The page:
Hamstring Stretch

Lie down with one leg straight up in the air, the other bent with foot flat on the ground. Loop a towel over the arch of the lifted foot, and gently pull on the towel as you push against it with your foot. Push only to the point where your muscles contract; Stretch both legs.
Quadriceps Stretch
Kneel on your knees (without resting back on your heels). Lean back with your body erect and your arms to the side and then hold for 15 seconds.
Heel To Buttock
Stand on one foot, with one hand on a wall for balance. Hold the other foot with the opposite hand and raise the heel of the lifted foot to the buttocks (or as close as comfortably possible), stretching your quadriceps. Keep your body upright throughout. Change legs and repeat.
Hip & Lower Back Stretch
Sit on the ground with your legs crossed. Lift your right leg and cross it over the left, which should remain bent. Hug the right leg to your chest and twist the trunk of your body to look over your right shoulder. Change legs and repeat (i.e. looking over your left shoulder).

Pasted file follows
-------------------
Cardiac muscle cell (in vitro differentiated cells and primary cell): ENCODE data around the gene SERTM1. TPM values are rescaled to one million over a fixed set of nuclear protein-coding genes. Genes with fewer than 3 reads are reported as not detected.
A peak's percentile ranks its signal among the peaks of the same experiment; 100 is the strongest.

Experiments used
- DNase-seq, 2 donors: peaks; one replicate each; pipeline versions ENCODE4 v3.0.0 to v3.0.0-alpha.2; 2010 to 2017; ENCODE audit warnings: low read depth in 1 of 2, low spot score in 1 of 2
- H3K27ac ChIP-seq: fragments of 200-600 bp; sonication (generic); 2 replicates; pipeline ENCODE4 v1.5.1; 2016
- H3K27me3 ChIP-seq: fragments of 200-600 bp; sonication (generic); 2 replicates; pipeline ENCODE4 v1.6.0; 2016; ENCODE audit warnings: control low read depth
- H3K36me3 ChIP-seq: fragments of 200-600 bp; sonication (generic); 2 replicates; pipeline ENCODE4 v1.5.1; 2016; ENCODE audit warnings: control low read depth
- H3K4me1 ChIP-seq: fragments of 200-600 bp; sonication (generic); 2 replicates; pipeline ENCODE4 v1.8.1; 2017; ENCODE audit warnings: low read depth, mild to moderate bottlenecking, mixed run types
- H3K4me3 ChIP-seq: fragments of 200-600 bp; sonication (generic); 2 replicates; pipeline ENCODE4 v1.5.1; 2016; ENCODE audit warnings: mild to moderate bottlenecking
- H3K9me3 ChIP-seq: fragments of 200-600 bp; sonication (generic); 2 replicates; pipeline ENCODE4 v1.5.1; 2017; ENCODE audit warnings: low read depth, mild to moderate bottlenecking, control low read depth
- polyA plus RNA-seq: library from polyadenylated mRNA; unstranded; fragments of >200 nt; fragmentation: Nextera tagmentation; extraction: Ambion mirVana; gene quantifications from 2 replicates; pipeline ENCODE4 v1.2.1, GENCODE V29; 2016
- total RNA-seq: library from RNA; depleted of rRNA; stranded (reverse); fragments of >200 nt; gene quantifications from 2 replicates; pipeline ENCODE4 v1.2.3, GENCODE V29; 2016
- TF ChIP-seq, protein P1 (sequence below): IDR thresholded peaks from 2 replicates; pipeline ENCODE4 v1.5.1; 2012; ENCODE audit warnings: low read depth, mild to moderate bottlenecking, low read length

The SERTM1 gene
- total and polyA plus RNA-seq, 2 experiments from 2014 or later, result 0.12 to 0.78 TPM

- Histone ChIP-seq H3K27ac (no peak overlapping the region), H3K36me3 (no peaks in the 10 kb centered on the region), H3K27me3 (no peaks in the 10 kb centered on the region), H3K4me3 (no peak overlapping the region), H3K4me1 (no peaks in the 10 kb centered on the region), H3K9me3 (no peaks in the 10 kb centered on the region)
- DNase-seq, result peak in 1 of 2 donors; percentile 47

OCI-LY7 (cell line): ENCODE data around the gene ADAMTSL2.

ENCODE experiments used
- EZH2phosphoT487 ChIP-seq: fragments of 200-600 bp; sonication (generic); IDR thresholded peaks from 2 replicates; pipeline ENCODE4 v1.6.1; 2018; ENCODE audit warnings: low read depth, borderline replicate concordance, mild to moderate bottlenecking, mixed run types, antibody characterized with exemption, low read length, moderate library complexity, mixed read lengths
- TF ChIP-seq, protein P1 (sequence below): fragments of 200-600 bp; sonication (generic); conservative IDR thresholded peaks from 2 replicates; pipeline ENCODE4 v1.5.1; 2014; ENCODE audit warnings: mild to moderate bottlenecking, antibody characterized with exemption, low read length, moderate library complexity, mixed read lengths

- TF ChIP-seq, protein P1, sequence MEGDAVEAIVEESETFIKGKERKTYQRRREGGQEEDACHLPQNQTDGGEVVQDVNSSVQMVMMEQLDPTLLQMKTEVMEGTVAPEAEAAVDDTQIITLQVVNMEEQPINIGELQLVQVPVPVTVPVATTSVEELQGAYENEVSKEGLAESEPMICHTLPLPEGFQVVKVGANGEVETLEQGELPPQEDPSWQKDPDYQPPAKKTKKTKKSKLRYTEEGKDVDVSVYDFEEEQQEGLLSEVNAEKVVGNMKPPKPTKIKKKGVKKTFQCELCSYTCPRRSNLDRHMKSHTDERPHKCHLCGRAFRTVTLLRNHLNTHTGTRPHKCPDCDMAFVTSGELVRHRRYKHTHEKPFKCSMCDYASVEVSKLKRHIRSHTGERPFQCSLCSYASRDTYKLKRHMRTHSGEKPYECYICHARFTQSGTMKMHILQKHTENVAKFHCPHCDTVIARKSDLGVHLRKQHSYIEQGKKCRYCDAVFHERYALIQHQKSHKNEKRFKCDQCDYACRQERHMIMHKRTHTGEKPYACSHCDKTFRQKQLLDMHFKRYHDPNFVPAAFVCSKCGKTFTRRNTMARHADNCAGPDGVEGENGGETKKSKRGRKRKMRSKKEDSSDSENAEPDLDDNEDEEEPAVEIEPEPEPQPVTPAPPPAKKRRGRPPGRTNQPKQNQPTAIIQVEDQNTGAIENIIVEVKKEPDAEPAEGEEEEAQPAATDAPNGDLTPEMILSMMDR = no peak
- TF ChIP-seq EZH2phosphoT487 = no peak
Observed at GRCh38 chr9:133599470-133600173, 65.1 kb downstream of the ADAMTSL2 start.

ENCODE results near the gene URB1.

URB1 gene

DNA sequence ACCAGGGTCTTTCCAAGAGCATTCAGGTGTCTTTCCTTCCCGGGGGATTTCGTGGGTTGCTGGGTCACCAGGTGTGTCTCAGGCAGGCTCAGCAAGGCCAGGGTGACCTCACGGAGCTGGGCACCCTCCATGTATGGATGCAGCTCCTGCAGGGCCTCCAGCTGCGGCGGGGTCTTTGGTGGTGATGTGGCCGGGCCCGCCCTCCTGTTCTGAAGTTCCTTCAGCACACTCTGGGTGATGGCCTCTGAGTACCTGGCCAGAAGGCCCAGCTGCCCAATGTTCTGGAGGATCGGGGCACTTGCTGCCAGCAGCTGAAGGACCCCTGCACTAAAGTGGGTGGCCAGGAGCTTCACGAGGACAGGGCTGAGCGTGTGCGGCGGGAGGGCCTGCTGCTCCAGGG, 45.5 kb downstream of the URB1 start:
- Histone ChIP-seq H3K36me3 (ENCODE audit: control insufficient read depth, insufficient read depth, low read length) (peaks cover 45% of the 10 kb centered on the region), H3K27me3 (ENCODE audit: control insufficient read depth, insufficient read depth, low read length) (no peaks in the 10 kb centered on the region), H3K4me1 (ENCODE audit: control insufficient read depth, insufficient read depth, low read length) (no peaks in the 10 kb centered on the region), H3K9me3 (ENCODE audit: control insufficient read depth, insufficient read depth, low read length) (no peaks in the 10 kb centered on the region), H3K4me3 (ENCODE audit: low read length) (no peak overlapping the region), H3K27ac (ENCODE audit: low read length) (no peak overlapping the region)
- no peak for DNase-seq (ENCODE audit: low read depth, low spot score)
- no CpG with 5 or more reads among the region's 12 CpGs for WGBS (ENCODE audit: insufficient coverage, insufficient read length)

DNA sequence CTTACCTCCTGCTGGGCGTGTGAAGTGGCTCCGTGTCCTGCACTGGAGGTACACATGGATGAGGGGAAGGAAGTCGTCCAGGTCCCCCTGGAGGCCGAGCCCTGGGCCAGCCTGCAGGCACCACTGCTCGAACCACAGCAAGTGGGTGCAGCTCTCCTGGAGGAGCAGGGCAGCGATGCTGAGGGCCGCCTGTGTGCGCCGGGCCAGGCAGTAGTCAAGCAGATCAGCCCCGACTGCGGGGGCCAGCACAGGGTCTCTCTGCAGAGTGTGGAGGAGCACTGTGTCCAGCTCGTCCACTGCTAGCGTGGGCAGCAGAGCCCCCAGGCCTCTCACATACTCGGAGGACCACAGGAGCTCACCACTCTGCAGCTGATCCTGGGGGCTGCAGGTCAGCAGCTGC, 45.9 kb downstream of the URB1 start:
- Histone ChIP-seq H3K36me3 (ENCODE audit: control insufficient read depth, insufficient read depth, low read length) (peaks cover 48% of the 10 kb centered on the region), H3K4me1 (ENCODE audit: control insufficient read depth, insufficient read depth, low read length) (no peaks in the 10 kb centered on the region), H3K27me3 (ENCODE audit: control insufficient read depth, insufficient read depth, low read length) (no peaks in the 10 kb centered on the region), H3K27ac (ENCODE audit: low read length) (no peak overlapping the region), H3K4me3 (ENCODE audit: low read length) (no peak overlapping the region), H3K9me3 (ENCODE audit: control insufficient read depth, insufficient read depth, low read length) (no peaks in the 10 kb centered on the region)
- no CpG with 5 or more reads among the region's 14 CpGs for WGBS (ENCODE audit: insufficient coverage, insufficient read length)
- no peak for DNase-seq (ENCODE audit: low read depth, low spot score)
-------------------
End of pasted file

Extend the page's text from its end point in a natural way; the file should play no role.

Iliotibial Band Stretch
Lie on your side with both legs bent in running position. Bring the bottom leg toward your chest and then bring the top one back toward your buttocks, so that the running position of your legs is exaggerated as possible. Hold for 30 seconds then flip sides and repeat.

Hamstring & Back Stretch
Lie on your back with your knees bent. Hug your shins to your chest to stretch your hamstrings and lower back.
Lie on your back and, with your feet flat on the ground, lift your hips up until your body forms a flat plane. Repeat this one ten times for 30 seconds each to stretch your quads and lower back.
Groin Stretch
Seated, put the soles of your feet together. With your elbows on the inside of your knees, gradually lean forward and gently press your knees toward the ground.
After you have properly stretched the next step is a warm-up jog. You’ll want to make sure to NOT skip this step, especially if you’re looking to burn fat. Make sure to run for at least 5-8 minutes during this warm-up. Here’s why: when you first start running you burn glycogen, a special sugar stored in the muscles for a needed burst of energy. During this period fat is not burned. This process is called anaerobic metabolism. Often during the first few minutes of strenuous activity, especially during anaerobic metabolism, you may experience burning in muscles of your arms, legs or back. This is due to the creation of lactic acid which occurs when glycogen is burned. This burning sensation will soon go away.